UNICEF UK Ambassador Eddie Izzard has travelled to Iraq to report on the hidden crisis facing Syrian refugees in the country.
Eddie made the journey to Domiz camp in the North of Iraq – originally designed for 15,000 and now crammed with 45,000 people – with UNICEF, the world’s leading children’s organisation and one of the few international humanitarian agencies operating in both Syria and all the neighbouring countries.
He met vast numbers of children and their families who have fled Syria for Iraq, where summer temperatures are now hitting 45 degrees.
The number of people entering the country has tripled over the past six months and it is likely to double again by the end of the year to 350,000.
During his first day in the camp Eddie, who has just become an Ambassador for UNICEF UK after actively supporting and advocating for the children’s charity’s work for the last two years, explained;
“Syrian children across the region have lost everything. I’ve heard refugee children in Iraq tell how they fled horrific violence and how they lost loved ones, their homes and their schools. They arrived here with only their clothes on their back. The plight of refugee children in Iraq has so far been a hidden and unreported crisis, but it desperately needs attention.”
UNICEF says families are in desperate need of support as they struggle to source even basic supplies like clean water. The conditions of Syrian refugees in neighbouring countries like Lebanon and Jordan have hit headlines, but the desperate conditions of Syrian refugees in Iraq is an untold story.
Eddie met one mother, Dala, who fled Syria for Iraq with her two year old son and seven year old daughter, for fear of their safety and having watched their home be destroyed.
“Dala told me how bombings were blighting her region in Syria and security had totally broken down. She no longer felt confident that her children were safe.”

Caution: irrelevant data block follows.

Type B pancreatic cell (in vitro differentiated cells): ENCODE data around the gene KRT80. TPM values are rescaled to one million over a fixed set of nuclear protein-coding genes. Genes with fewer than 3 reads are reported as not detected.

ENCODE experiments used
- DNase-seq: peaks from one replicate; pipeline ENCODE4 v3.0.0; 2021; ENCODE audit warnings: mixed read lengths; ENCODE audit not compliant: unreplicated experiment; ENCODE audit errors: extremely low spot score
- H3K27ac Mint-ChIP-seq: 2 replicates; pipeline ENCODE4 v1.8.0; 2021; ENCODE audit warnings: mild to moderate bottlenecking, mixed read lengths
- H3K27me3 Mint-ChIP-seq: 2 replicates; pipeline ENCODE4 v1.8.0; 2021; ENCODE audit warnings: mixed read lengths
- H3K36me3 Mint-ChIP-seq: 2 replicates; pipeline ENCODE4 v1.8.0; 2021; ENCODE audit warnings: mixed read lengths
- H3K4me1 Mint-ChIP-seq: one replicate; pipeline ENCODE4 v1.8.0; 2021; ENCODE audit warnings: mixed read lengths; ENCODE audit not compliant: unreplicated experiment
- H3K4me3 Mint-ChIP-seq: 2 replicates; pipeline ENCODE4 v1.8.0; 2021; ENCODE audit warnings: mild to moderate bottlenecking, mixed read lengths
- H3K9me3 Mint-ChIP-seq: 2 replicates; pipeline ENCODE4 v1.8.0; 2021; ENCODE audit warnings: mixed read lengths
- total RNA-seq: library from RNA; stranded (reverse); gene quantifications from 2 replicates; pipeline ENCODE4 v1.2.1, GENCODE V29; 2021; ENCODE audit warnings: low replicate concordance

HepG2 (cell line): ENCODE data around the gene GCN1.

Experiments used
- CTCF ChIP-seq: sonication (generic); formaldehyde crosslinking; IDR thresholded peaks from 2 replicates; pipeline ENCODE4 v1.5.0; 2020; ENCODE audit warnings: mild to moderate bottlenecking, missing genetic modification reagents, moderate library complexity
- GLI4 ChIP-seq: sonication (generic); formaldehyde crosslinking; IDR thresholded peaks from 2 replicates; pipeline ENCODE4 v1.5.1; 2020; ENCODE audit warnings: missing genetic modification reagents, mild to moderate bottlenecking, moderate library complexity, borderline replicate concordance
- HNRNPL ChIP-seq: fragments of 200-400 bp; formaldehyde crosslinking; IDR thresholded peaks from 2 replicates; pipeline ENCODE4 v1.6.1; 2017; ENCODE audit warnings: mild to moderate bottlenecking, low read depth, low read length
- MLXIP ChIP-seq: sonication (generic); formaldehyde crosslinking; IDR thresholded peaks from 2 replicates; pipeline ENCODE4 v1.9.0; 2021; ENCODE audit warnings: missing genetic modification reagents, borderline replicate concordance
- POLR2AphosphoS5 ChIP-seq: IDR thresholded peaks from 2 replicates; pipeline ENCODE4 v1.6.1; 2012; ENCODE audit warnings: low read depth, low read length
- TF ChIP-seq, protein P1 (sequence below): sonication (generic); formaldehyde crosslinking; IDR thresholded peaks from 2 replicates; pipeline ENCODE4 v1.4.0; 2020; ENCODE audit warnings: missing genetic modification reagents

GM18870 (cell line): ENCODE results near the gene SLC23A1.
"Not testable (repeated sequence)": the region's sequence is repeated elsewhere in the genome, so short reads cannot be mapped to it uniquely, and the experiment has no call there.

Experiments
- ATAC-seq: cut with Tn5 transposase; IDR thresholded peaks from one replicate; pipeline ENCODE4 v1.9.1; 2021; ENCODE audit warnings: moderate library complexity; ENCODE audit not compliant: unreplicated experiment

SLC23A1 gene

“These children have experienced things that no child should – and now they are being forced to struggle as refugees, rebuilding their lives in a country that most Brits would still remember as a war zone, not a place of safety.”
UNICEF is working to deliver vital aid to Syrian children – including specialist psychological support, safe drinking water and essential vaccinations - as well as getting children back to school.
However, the agency has raised only around a third of the money needed to help the children and families who need their support this year.
mong the children Eddie met was 10 year old Muhammed, who was driven from Damascus by fighting and lived on the streets with his mother and three brothers and sisters before fleeing to Iraq.
He is out of school and does not have enough clean water to drink.
“Children are living in crowded conditions and searing heat under canvas, without the basic necessities they need to stay healthy and continue their education,” explains Eddie.
“UNICEF wants to deliver water to everyone who needs it and get every child into school - but numbers are huge and resources are at breaking point.”
The number of children fleeing Syria for neighbouring countries is continuing to grow, with the number of child refugees soon set to hit 1 million.
“In Iraq, and across the region, the children of Syria urgently need our support,” explains Eddie.
“If we don’t bring in more funds now, Syria’s children are at risk of becoming a lost generation.”
£5 could provide water for a week for a family of seven, so please text the word DONATE to 70099 to give £5 now. To donate online visit www.unicef.org.uk
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